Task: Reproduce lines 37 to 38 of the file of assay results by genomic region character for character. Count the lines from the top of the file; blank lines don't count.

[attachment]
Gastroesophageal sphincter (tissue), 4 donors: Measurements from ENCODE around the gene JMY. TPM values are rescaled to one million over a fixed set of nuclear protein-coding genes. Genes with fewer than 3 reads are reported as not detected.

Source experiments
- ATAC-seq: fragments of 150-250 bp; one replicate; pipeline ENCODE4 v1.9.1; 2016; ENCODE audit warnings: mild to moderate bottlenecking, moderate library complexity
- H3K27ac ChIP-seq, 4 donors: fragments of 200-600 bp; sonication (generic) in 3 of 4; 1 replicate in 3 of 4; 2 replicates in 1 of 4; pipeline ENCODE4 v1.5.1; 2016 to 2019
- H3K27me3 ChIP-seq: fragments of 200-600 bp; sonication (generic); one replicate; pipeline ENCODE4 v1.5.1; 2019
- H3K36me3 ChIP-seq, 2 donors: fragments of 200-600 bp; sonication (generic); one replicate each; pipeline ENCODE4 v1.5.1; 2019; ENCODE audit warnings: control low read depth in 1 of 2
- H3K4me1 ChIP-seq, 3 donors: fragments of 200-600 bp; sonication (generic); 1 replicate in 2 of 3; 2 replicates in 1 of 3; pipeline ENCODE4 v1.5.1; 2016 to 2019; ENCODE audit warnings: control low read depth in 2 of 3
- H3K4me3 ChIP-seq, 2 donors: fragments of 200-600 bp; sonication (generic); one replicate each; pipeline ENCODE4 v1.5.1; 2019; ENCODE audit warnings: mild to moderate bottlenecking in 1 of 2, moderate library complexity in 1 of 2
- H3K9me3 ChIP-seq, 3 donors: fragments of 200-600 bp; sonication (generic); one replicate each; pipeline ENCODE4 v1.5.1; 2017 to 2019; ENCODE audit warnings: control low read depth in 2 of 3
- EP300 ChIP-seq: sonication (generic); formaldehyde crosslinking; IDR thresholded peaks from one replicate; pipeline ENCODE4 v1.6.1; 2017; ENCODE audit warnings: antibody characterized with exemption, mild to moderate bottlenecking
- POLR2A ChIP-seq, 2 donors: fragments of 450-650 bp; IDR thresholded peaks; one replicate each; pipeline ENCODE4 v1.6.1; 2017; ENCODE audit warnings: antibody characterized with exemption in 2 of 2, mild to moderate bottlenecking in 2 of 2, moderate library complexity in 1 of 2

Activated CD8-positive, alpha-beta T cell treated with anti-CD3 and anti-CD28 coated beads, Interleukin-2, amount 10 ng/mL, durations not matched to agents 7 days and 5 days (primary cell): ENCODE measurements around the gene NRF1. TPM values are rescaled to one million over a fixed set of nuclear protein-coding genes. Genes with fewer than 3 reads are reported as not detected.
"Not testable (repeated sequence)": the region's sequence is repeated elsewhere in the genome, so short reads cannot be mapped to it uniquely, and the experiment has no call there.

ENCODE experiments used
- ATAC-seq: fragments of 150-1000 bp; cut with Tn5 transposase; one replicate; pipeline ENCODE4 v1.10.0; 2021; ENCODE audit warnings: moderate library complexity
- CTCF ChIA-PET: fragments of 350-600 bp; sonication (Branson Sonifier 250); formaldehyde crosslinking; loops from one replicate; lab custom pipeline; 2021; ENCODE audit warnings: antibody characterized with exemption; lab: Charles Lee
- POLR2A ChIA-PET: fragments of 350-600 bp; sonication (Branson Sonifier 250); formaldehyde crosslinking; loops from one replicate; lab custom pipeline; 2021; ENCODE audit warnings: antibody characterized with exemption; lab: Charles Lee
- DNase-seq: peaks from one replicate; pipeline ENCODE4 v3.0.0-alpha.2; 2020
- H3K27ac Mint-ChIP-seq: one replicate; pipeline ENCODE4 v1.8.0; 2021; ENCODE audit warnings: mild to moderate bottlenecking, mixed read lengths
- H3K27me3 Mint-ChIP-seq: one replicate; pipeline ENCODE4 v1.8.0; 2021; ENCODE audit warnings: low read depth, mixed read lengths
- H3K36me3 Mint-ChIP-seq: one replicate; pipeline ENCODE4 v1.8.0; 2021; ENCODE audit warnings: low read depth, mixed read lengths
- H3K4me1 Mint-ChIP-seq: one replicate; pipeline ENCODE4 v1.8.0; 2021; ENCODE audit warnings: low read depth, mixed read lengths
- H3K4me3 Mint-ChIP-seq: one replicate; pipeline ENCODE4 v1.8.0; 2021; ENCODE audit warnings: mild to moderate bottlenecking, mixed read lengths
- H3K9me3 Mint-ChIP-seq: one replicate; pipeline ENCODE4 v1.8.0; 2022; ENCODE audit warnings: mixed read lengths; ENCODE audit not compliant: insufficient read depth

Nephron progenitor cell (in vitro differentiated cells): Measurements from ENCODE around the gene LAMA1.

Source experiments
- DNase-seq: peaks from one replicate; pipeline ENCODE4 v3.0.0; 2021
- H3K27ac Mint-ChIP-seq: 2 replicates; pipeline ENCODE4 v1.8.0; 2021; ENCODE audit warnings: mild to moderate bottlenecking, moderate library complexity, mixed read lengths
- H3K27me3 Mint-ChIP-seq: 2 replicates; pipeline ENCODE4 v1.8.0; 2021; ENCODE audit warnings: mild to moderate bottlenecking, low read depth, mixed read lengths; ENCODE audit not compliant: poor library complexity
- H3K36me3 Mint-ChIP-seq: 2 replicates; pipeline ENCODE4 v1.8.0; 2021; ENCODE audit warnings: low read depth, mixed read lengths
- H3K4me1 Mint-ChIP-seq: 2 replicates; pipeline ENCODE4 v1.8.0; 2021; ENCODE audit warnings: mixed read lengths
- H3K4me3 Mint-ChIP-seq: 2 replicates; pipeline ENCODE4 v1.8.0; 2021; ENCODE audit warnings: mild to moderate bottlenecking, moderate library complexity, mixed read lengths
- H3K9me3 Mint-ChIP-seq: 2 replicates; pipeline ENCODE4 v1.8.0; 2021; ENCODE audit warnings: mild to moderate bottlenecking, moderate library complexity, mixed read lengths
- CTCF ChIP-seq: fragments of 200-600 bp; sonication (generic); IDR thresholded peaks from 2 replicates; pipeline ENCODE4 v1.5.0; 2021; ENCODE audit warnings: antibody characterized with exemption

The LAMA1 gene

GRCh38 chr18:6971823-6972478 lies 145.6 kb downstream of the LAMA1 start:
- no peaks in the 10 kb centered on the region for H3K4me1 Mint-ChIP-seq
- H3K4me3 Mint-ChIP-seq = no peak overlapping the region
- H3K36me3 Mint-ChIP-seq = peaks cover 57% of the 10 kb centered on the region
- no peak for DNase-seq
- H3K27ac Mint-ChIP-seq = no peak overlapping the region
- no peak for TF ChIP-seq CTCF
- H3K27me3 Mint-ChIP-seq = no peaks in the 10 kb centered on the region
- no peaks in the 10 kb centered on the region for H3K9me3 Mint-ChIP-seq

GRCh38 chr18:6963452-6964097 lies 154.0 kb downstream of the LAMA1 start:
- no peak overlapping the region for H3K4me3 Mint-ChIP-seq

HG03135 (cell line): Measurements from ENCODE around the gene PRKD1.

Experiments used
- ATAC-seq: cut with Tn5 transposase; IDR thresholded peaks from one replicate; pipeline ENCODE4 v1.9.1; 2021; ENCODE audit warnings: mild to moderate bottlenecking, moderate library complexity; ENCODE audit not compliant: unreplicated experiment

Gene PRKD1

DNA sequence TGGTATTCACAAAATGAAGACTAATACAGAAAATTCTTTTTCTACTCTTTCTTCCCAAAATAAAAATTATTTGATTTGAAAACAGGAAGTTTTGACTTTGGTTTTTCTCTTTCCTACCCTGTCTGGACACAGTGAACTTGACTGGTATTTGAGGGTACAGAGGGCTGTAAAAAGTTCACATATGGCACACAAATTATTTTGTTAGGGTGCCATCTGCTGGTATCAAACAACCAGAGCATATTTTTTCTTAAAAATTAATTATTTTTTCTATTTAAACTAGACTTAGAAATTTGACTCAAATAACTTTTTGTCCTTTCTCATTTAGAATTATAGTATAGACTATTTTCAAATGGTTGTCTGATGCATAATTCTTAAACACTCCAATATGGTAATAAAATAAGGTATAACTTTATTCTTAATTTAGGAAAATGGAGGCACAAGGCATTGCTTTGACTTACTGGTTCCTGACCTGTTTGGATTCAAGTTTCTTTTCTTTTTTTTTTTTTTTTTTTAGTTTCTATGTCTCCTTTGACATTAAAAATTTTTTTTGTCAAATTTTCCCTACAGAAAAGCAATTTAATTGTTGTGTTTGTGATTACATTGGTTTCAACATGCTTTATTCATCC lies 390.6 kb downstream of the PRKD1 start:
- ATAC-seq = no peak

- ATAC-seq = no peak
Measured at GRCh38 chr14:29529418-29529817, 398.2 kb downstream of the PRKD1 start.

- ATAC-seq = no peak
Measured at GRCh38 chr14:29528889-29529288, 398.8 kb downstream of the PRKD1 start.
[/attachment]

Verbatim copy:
- no peaks in the 10 kb centered on the region for H3K4me1 Mint-ChIP-seq
- H3K4me3 Mint-ChIP-seq = no peak overlapping the region